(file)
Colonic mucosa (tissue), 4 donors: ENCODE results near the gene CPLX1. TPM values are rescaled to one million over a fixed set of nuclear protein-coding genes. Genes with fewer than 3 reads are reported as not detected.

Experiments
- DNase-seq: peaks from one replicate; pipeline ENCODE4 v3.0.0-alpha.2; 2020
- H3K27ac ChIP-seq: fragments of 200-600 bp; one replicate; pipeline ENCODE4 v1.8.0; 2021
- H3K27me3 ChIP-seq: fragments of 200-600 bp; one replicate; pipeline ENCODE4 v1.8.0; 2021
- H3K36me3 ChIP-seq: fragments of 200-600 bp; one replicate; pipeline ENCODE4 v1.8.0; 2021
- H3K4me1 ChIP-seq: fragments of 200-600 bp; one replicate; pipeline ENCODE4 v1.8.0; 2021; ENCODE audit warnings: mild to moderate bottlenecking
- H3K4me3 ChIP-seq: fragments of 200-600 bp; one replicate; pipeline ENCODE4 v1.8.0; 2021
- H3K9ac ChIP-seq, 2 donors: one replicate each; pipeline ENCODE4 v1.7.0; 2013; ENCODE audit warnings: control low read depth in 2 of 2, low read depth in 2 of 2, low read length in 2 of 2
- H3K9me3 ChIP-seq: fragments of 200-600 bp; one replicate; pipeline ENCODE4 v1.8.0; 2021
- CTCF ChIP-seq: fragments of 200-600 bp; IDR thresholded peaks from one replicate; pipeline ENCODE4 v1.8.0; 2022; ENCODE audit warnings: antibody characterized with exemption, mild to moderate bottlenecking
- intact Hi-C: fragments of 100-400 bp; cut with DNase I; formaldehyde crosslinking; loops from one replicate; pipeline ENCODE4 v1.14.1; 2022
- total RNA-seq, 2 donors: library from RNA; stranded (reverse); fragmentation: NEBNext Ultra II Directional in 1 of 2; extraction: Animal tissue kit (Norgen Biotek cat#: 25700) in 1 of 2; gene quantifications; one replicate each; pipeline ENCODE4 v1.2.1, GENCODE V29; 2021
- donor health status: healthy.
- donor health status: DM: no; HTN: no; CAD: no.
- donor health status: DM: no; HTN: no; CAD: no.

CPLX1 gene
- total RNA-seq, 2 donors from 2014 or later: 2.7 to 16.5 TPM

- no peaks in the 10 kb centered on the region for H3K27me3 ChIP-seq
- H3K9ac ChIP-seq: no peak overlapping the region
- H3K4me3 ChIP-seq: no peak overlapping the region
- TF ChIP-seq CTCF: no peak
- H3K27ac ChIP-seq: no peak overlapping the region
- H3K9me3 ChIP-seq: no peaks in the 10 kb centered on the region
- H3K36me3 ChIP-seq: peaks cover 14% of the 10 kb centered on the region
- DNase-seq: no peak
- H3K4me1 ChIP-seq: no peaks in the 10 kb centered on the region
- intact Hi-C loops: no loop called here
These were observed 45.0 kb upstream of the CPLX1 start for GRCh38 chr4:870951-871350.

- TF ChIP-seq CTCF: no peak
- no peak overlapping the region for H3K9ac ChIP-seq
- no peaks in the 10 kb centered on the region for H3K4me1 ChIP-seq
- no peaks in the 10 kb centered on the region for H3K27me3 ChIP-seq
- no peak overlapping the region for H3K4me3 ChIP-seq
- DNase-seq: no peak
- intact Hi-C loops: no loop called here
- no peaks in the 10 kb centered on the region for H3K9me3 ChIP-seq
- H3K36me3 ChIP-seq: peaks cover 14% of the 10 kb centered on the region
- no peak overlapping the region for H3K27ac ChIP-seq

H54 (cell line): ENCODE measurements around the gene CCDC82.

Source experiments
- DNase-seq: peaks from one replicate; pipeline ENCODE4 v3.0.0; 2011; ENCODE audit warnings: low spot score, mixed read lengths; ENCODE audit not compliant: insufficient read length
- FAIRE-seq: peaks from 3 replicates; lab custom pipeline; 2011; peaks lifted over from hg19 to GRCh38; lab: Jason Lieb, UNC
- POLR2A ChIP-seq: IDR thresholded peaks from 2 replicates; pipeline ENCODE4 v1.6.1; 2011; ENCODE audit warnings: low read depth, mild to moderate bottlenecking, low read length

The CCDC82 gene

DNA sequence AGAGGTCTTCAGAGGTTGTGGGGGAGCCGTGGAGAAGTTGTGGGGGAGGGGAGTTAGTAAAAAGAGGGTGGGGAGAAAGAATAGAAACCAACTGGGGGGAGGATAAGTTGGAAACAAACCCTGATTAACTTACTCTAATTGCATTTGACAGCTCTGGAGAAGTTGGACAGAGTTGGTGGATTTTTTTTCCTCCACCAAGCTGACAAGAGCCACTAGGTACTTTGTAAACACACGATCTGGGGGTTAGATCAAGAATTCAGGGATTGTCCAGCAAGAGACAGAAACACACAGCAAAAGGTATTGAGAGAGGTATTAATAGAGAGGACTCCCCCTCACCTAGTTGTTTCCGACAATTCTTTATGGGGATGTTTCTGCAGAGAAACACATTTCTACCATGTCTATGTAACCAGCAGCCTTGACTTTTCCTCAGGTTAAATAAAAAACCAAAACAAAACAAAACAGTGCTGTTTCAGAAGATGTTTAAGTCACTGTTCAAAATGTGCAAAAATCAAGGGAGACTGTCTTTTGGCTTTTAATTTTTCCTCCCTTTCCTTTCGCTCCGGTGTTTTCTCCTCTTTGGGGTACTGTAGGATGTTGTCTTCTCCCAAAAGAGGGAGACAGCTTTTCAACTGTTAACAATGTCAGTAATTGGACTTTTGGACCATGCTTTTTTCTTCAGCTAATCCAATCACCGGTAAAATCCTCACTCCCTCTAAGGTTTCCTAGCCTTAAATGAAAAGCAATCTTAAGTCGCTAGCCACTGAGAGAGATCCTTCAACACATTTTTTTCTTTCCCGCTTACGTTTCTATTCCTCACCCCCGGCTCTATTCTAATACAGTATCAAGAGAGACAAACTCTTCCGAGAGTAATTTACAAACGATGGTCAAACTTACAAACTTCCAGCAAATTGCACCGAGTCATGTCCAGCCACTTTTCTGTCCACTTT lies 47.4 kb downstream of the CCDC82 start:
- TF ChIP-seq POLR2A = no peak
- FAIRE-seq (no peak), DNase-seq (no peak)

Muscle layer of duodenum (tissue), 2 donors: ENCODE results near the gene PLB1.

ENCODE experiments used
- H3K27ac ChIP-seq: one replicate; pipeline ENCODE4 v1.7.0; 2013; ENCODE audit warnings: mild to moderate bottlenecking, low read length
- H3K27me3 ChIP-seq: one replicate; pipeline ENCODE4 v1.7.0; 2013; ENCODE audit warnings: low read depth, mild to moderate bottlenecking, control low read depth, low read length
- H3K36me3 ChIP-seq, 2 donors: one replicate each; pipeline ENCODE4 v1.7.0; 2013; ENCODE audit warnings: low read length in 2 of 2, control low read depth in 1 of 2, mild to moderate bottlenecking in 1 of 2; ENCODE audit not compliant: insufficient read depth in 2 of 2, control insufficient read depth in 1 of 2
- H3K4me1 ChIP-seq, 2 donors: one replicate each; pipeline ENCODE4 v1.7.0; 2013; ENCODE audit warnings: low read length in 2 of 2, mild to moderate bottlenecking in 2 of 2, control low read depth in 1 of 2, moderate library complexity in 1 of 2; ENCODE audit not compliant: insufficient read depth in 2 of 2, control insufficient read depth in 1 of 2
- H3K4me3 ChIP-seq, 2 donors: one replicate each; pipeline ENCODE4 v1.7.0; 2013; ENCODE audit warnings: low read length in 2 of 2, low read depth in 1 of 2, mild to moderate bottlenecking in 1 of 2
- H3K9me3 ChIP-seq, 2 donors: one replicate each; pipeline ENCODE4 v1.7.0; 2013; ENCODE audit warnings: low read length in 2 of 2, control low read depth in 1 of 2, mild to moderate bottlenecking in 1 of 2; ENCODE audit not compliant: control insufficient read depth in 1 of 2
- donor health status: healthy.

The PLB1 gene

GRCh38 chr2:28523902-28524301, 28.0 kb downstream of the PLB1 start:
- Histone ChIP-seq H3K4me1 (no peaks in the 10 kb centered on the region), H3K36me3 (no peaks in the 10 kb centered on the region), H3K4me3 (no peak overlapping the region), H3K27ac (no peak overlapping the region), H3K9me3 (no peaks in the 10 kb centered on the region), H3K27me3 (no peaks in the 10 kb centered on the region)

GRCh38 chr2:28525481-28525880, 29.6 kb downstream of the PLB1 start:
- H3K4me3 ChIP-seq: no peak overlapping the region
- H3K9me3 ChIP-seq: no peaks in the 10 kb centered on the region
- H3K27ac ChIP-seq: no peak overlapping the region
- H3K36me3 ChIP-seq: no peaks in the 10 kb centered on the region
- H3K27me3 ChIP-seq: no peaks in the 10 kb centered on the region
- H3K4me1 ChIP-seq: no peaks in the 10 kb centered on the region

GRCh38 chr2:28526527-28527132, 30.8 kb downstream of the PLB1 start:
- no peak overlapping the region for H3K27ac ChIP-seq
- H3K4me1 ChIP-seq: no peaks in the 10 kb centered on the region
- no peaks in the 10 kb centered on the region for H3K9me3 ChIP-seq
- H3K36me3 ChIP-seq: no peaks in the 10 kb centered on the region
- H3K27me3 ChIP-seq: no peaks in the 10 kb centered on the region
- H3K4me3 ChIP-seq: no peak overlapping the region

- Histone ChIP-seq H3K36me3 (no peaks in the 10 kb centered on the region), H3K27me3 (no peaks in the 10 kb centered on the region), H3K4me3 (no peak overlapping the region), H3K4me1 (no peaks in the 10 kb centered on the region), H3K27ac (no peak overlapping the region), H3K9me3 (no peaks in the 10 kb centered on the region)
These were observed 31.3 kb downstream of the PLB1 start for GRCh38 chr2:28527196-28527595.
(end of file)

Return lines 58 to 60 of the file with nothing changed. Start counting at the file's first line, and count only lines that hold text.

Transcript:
The PLB1 gene

GRCh38 chr2:28523902-28524301, 28.0 kb downstream of the PLB1 start:
- Histone ChIP-seq H3K4me1 (no peaks in the 10 kb centered on the region), H3K36me3 (no peaks in the 10 kb centered on the region), H3K4me3 (no peak overlapping the region), H3K27ac (no peak overlapping the region), H3K9me3 (no peaks in the 10 kb centered on the region), H3K27me3 (no peaks in the 10 kb centered on the region)